- What is Stick Welding
- Is stick welding AC or DC?
- Equipment in Stick welding
- Difference between Stick, MIG, and TIG welding
- What is Stick welding good for?
What is Stick Welding?
Stick Welding or Shielded Metal Arc Welding (SMAW) is a type of welding process that uses electricity to melt a rod/stick (electrode) which melts both a metal joint and electrode at once to join two pieces of metal together. It also fills the joint with the filler metal or electrode at the same time. The reason why SMAW is called “Stick welding” is because the electrode that welds the metal is in the form of a “stick.”
How does stick welding work? First, you will need to connect your welding rod holder and ground clamp to a welding power supply. Once you’ve done that, you can now hook up the ground clamp to the metal. Then, put a welding rod to the holder and strike the area you would like to weld. Once the rod starts burning it would deposit that burnt metal into the joint which then gives you a weld.
Is Stick welding AC or DC?
The answer to this is Stick Welding can be both AC and DC power. This would now depend on the electrode type that is used. In case you didn’t know, AC means alternating current and DC means Direct current. If you’re into heavy industrial jobs or just a hobbyist, a DC supply can do. While AC can be used for SMAW, it’s rarely used.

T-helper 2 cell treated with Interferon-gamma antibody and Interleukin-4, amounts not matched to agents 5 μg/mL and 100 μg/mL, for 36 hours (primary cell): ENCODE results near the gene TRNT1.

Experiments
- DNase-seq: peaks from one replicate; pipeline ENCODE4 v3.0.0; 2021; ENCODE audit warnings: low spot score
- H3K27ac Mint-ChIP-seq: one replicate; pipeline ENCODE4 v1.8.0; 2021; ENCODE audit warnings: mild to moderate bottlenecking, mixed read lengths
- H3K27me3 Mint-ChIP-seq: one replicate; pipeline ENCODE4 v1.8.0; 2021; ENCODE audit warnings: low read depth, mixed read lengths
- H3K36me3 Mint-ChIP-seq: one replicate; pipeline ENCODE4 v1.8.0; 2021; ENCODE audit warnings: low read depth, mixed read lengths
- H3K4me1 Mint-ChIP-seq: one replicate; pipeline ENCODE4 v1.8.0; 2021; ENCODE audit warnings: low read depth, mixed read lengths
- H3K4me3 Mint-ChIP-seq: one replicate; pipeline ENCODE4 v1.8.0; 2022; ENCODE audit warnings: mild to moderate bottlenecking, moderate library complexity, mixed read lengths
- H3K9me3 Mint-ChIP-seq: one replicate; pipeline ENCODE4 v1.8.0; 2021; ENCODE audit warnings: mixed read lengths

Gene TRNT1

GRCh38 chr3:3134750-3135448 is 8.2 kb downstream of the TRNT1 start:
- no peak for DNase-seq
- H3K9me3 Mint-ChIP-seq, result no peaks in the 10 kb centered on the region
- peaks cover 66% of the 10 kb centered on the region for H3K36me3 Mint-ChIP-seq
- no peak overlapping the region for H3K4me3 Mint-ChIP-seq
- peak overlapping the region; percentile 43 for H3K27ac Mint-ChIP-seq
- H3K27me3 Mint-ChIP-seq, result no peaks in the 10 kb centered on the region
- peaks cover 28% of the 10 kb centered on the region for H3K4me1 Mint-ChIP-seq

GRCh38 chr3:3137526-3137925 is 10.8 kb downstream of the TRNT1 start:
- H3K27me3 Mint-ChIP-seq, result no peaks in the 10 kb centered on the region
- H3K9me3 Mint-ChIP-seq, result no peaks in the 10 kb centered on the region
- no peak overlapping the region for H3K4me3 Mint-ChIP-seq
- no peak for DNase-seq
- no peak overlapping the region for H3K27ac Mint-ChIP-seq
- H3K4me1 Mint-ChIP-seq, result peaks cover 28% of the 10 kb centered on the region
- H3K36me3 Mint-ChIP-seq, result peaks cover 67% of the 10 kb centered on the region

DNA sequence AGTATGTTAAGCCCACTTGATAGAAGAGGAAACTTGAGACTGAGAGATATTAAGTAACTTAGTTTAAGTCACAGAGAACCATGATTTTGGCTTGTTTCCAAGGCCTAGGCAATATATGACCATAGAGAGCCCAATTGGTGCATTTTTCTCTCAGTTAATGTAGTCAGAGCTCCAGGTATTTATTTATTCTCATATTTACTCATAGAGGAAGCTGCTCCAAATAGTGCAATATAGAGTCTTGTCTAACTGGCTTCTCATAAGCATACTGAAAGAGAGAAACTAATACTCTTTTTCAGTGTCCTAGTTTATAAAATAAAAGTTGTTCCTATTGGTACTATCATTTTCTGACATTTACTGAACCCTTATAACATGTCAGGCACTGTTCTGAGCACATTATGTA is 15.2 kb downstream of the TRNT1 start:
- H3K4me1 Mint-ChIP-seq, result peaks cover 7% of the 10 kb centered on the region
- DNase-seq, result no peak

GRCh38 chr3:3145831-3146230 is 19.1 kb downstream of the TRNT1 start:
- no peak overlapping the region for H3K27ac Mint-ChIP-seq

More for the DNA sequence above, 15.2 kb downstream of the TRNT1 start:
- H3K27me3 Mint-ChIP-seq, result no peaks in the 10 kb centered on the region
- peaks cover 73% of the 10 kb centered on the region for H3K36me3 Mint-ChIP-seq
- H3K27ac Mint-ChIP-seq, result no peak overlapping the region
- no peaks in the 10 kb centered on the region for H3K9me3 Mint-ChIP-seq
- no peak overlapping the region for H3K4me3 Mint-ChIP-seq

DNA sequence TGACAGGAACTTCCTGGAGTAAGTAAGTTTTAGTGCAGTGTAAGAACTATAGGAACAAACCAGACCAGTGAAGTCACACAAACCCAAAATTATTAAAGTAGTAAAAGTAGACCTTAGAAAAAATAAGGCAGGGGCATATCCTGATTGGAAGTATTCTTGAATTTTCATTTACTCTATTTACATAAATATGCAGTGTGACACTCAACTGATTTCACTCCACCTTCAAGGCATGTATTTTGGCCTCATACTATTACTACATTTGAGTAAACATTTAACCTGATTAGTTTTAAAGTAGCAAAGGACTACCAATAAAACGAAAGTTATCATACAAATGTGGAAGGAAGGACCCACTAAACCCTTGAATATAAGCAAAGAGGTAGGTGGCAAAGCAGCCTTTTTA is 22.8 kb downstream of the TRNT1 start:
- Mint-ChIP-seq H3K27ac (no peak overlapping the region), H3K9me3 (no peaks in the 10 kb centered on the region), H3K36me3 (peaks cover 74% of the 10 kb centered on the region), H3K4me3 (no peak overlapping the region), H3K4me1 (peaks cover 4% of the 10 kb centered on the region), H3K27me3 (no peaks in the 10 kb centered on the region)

Stick Welding power supplies have constant voltage or CV. This means that the voltage remains the same while welding and the amperage differ depending on the length of your arc when welding.
How much amperage or power needed for stick welding?
Working with 140 amp Stick Welder is all you need to power and weld anything.
Stick welding equipment
One of the best things about Stick welding is that you only need minimal equipment. That’s also one of the reasons why it’s very popular among home-shop welders. Stick welders have four parts:
- A stick welder with a constant voltage (CV) power supply
- Rod holder/Electrode holder
- Ground Clamp
- Stick welding rods/electrodes
What is the difference between Stick, MIG, and TIG welding
A stick welder can be adapted to TIG weld with just the addition of a torch setup. Both use the same CV. MIG welding, on the other hand, uses Constant Current or CC power supply and cannot work with TIG or Stick welding. MIG welding uses a wire feed system instead of a single electrode and like Stick welding, it uses a bottle of shielding gas for welding. To read more about the differences, read our blog on the 4 Different Types of Welding Processes.
What is stick welding good for?
Stick welding is best for thicker metals. It’s especially used for the fabrications of structural steel, tractor repairs, repairing farm equipment, power plant construction, shipbuilding, welding pipe, and any metal that is 1/16 or even thicker.
Stick weld is good for steel, stainless steel, stainless steel to regular steel, chrome, nickel-based alloys, and aluminum.